9 comments on “Uma Devi’s Birthday, Part 1 – Audio Links

  1. Richard,

    Nice post on Uma Devi. I love her voice. Just a minor correction. “as she reached her peak at the dawn of the era of Lata and Asha.” should be “as she reached her peak at the dawn of the era of Lata”.
    Asha was still a struggling artiste at that time and she came into prominence much later in 1958, when Uma Devi’s singing career was virtually over.

  2. Uma Devi!!!!
    I love her as a singer and I love her as a comedienne. It seems to me atleast that she enjoyed the jokes herself too. I admit at the same time that they are not always in good taste, though thank god, never vulgar.
    Looking forward to your video clips and the idea to spread the celebration over couple of days is only worthy of her!!!!
    BTW, I realised that she passed away only through Dustedoff’s comment yesterday.
    My father met her on one of his train journeys and he said she was always ready for a good laugh.

    Thanks for the facts on her life. Didn’t know of the ‘mistakes’ in her life. Could you share some more information?

  3. Thanks for the nice words, Mr. Jinx and Harvey!

    Mr. Jinx, I could change the wording per your recommendation, I have no problem with that :) … I guess that I mentioned both of them because an obit that I linked to the other day was fresh in my mind, and it mentioned both Lata and Asha as singers from the “new, trained generation” with whom Uma Devi supposedly couldn’t compete because of her “lack of formal training and an inability to handle higher scales.” (Though that doesn’t sound right to me, the way it’s worded… It’s not as though there was just better quality in the singers now than ever before, or even that there were female singers who were better at handling the upper scale. (In the ’40s, right before Uma Devi’s moment, there was already Noor Jehan and Shamshad Begum, right? But plenty of room for other singers too.) No, I understand that there were more reasons for Lata domination than just that. :) )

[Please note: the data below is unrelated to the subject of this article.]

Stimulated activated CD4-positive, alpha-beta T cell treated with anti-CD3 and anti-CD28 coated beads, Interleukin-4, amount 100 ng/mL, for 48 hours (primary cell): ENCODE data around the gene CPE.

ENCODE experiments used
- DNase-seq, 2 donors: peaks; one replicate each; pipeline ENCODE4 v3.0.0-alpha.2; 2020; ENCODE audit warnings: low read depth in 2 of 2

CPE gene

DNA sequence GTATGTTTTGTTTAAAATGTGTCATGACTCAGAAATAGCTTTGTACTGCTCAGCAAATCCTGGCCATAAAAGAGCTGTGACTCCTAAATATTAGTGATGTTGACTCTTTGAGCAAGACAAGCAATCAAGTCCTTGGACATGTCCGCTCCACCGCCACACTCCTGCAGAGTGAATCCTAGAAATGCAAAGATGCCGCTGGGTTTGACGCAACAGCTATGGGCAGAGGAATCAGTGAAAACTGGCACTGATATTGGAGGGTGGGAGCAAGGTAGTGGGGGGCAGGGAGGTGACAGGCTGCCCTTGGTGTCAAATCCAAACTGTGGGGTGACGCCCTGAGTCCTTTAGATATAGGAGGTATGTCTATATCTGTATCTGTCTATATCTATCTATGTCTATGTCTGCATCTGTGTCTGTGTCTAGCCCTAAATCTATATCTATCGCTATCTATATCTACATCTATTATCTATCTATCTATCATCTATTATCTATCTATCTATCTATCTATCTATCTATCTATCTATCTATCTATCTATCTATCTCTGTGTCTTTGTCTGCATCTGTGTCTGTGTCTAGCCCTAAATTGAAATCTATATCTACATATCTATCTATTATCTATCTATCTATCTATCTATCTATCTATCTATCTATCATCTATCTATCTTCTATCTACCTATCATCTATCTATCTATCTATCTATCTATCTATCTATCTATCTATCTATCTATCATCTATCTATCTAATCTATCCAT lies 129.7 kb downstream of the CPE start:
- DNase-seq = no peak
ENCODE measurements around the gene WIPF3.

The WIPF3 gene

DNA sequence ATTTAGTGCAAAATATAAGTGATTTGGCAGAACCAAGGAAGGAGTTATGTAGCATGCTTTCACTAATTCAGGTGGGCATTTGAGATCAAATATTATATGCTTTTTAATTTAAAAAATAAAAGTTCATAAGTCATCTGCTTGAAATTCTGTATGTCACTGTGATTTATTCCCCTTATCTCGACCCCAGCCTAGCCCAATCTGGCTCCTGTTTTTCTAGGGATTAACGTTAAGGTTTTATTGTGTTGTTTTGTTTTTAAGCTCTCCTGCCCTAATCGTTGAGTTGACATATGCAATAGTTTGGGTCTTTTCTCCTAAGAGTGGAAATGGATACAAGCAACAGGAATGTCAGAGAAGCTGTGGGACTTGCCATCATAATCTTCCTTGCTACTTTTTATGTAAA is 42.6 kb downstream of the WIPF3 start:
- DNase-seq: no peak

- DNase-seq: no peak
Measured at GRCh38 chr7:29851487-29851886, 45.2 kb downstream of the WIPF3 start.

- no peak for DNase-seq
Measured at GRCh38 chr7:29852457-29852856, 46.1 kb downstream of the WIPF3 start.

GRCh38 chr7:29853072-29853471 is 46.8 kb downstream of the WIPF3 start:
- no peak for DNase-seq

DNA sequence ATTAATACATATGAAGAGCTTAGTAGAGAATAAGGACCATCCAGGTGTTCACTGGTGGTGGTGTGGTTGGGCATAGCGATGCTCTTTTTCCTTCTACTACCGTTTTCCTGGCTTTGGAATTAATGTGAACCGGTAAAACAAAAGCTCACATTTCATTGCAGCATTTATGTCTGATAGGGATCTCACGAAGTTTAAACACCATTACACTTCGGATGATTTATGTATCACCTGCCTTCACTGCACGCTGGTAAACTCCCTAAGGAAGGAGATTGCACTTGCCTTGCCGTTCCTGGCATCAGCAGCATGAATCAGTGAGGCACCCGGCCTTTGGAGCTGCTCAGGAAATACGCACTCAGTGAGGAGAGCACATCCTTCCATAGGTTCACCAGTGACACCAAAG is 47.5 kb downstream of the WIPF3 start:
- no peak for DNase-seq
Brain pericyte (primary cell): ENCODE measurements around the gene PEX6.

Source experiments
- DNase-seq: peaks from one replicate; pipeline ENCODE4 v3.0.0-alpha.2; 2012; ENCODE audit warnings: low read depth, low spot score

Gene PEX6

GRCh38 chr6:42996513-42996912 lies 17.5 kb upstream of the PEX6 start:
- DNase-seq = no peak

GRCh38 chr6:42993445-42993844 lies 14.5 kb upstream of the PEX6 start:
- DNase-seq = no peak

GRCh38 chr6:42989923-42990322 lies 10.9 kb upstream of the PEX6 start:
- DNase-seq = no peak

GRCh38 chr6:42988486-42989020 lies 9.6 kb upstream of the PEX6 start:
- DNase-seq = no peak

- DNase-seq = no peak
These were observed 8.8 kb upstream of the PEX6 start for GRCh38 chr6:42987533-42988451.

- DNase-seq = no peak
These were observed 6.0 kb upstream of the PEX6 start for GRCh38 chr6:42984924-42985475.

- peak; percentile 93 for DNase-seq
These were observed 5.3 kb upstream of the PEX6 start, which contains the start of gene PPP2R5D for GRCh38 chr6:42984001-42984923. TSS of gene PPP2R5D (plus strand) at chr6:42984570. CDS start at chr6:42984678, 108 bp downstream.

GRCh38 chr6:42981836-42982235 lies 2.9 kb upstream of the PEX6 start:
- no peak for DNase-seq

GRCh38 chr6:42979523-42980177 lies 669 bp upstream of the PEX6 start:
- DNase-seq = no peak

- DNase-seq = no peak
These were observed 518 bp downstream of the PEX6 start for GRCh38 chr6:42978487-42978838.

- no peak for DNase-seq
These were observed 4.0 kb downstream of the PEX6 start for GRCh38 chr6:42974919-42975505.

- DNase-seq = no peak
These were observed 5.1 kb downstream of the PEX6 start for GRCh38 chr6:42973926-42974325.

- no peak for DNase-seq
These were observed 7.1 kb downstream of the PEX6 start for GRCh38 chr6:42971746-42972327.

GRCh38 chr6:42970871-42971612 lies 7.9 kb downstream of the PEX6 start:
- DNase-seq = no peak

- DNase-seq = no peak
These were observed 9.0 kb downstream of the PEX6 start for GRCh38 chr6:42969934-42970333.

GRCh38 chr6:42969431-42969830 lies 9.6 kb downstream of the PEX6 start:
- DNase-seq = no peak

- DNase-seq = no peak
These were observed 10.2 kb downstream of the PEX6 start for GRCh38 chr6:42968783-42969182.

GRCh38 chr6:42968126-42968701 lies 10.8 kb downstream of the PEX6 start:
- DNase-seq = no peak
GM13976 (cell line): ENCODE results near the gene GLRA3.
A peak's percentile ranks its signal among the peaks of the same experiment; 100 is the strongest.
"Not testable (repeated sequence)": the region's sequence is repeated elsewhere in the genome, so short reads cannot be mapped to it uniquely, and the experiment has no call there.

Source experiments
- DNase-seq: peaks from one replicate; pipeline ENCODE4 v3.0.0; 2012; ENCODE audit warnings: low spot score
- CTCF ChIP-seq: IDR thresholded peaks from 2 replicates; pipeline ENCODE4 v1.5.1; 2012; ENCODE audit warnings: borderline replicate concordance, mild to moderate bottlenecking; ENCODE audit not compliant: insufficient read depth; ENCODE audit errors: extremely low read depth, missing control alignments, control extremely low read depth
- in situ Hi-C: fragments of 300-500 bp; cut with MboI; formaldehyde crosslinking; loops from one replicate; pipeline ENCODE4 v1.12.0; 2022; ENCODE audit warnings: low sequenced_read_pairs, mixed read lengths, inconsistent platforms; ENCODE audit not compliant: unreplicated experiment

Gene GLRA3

Harvey, I was thinking of the same obit when I mentioned the troubles that Uma Devi caused herself, mistakes that she made by breaking a contract, etc.

    Here’s the pertinent passages:

    Her career took a dramatic turn when the southern Indian producer-director S.S. Vasan approached her for playback in Chandralekha (1948), a major film for Gemini Studios in Madras (now Chennai). She sang seven songs for the film, including the hit “Saanjh ki bela” (“These Moments of Evening”). Chandralekha remains Uma Devi’s most acclaimed work.

    But she had to pay a price for the film’s success as singing for Vasan was a breach of contract with Kardar. Despite having Naushad as her mentor, Devi found her career as a playback taking a downward turn. Success in Madras brought about her downfall in Bombay. Soon, the Partition of India created professional chaos in Bombay and the 1950s saw the rise of new singing stars such as Lata Mangeshkar and Asha Bhosle. A lack of formal training and an inability to handle higher scales were to let Uma Devi down in the face of the new, trained generation.